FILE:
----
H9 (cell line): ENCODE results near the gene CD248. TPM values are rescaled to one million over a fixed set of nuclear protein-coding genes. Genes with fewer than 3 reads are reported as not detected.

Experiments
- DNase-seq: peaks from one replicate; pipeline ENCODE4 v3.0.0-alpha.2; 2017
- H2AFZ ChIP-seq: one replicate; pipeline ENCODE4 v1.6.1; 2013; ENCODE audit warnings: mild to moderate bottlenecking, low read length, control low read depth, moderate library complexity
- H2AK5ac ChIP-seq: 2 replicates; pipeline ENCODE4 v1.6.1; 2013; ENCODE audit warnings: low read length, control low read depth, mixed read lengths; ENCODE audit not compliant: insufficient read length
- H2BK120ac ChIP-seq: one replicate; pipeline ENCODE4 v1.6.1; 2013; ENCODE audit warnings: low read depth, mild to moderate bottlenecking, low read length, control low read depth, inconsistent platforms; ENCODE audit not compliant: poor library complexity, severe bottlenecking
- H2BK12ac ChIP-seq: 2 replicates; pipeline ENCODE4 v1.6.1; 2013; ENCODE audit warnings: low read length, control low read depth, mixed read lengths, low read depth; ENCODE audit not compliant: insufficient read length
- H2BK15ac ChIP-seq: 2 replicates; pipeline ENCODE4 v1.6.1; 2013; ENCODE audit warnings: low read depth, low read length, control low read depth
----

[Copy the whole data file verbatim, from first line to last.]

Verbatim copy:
H9 (cell line): ENCODE results near the gene CD248. TPM values are rescaled to one million over a fixed set of nuclear protein-coding genes. Genes with fewer than 3 reads are reported as not detected.

Experiments
- DNase-seq: peaks from one replicate; pipeline ENCODE4 v3.0.0-alpha.2; 2017
- H2AFZ ChIP-seq: one replicate; pipeline ENCODE4 v1.6.1; 2013; ENCODE audit warnings: mild to moderate bottlenecking, low read length, control low read depth, moderate library complexity
- H2AK5ac ChIP-seq: 2 replicates; pipeline ENCODE4 v1.6.1; 2013; ENCODE audit warnings: low read length, control low read depth, mixed read lengths; ENCODE audit not compliant: insufficient read length
- H2BK120ac ChIP-seq: one replicate; pipeline ENCODE4 v1.6.1; 2013; ENCODE audit warnings: low read depth, mild to moderate bottlenecking, low read length, control low read depth, inconsistent platforms; ENCODE audit not compliant: poor library complexity, severe bottlenecking
- H2BK12ac ChIP-seq: 2 replicates; pipeline ENCODE4 v1.6.1; 2013; ENCODE audit warnings: low read length, control low read depth, mixed read lengths, low read depth; ENCODE audit not compliant: insufficient read length
- H2BK15ac ChIP-seq: 2 replicates; pipeline ENCODE4 v1.6.1; 2013; ENCODE audit warnings: low read depth, low read length, control low read depth